11th Floor
One Police Plaza,
New York

Captain James Deakins watched from the safety of his office as officers from the NYPD Crime Scene Unit arrived, accompanied by members of a forensics team that had flown out from Miami at the special request of the head of NY CSU, Detective Mack Taylor. When Mack had come and spoken to him about wanting to bring in the contingent from Miami, Deakins conceded that he had initially been angry. It had seemed to him that Mack had gone over his head in inviting the team from Miami to join them.

He trusted Mack’s judgment implicitly, though, and if the detective believed this crew from sunny Florida could help, then they were more than welcome to join the party.

Deakins winced visibly at his own choice of words. Some party. Two of his best detectives had been missing for nearly thirty-six hours, now. Nearly two days, and they seemed no closer to finding them.

That, of course, was not the fault of the detectives working the case. David Ash and Oliver King had not gone off duty from the moment they discovered Eames and Goren’s badges, guns and smashed-up cell phones in the derelict warehouse belonging to their deceased suspect. And since being brought into the case, Mike Logan and Lyn Bishop had been working their asses off trying to identify the killer. While none of those four detectives – with the possible exception of Bishop – had huge liking for Goren, given his odd ways, they all still respected the fact that he was a good cop. More to the point, he was a good cop who was in serious trouble. Add feisty Alex Eames to the mix, and you had a whole city full of cops who were currently tearing the city apart searching for some sign of the missing detectives.

Deakins shut his eyes against a burgeoning headache.

If Goren and Eames did not survive their ordeal, then God help their killer, because no one else would.

“Captain Deakins?”

Deakins looked to see Mack Taylor standing in his doorway, looking apologetic.

“Sorry to bother you, Sir…”

“No bother, Mack,” Deakins said dismissively. “Talk to me. What’s happening?”

“Well, the team from Miami have arrived. They brought with them everything on the serial killer they dubbed The Hunter.”

“That’s the killer that got away from them?”

“Yes, sir.”

Deakins drew in a steadying breath, recalling what Mack at told him about the Miami team having an image of the killer.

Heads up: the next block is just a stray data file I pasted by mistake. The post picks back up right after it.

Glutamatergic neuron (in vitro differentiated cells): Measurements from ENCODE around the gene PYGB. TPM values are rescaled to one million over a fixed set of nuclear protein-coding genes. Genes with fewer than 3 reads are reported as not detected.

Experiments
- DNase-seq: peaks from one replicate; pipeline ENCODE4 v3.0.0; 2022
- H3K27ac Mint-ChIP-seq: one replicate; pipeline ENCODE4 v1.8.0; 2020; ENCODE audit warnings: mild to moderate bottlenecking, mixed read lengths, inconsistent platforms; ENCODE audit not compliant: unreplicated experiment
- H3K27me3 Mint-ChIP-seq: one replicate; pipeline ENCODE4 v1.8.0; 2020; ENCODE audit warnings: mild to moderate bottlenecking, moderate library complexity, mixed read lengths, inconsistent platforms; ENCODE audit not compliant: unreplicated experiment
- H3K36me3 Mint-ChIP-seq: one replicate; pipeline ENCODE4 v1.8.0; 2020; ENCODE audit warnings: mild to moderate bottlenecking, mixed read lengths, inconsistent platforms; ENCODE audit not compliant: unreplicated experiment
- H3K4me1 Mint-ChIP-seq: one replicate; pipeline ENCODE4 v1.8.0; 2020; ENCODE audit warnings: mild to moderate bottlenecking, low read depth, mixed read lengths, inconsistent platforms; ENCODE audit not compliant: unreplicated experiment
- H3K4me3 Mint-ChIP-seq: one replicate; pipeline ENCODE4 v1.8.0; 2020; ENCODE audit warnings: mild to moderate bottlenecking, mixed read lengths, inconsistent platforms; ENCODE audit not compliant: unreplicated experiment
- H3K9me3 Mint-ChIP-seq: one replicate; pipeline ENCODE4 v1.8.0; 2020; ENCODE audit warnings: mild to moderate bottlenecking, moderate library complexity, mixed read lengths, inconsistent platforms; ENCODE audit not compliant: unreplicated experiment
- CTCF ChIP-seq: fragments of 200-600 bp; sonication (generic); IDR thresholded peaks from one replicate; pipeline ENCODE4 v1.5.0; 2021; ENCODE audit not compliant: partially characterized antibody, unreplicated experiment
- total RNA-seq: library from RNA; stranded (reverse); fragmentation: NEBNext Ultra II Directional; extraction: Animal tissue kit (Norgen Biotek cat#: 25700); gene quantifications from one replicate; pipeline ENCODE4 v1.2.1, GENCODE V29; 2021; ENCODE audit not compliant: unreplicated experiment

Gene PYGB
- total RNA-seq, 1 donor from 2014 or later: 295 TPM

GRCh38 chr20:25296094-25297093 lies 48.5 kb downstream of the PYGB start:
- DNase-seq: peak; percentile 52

“Lead the way, Mack.”

Task Force Command Centre

Mack led Deakins through to the room that had set aside for the task force that had been rapidly thrown together in the wake of Goren and Eames’ disappearance. People were moving back and forth with determination, Deakins noted dully, but with little hope. With every hour that passed, they all knew damned well that the chances of Goren and Eames surviving steadily decreased. Mack ushered Deakins across the room to where two people stood waiting.

“Captain Deakins, I’d like to introduce you to Lieutenant Horatio Caine, and Calleigh Duquesne, from the Miami Dade CSU.”

Deakins shook hands with both, and Mack went on quickly. “The rest of Horatio’s team have joined my team at CSI headquarters, but they have information that hopefully will help us.”

“Okay, Lieutenant,” Deakins said, “tell me what you know.”

“We believe the killer that you have running loose is the same man that escaped us two and a half years ago in Miami,” Horatio explained. “We dubbed him The Hunter, because he’d take his victims deep into the wilderness, set them loose and then hunt them down. We had eleven victims in the time that we were aware he was active, and with every victim approximately five days elapsed from the time of abduction to the time of death.

“The victims were found to have been tortured to various degrees. We believe he would have kept going, but the person who was to have been his twelfth victim managed to escape. From him we got a sketch of what our killer looked like, as well as knowledge of his precise methods.”

Deakins took the sheet of paper that Horatio handed to him, and found himself looking into a pair of glacier blue eyes that sent chills down his spine. Finally, he looked back up at Horatio.

“Thankyou for coming, Lieutenant. I appreciate your willingness to help.”

Horatio nodded wordlessly. Deakins looked around, and spotted the person he wanted.


David Ash hurried over.


Deakins handed him the sheet of paper.

“Get this into circulation. This may be our killer. I want him identified as soon as possible.”

Ash hesitated for just a fraction, staring down at the image with a dark look on his face, then ran from the room to do as he’d been told. Deakins looked back to Horatio, Calleigh and Mack.

“We really do appreciate you coming, Lieutenant, Caine,” he said quietly. “My people are just about at breaking point. The two detectives that are missing are greatly respected here. I’d like to bring the killer in alive, but if Goren and Eames are killed… I just can’t promise that we will take him alive.”

“I understand,” Horatio said quietly. “Right now, Captain Deakins, I can assure you that our priority is the location and rescue of your detectives. If we have to decide between the life of the suspect, and the lives of your detectives, then I promise it will be your detectives.”

Deakins looked reassured by Horatio’s words.

“Thankyou, Lieutenant.”

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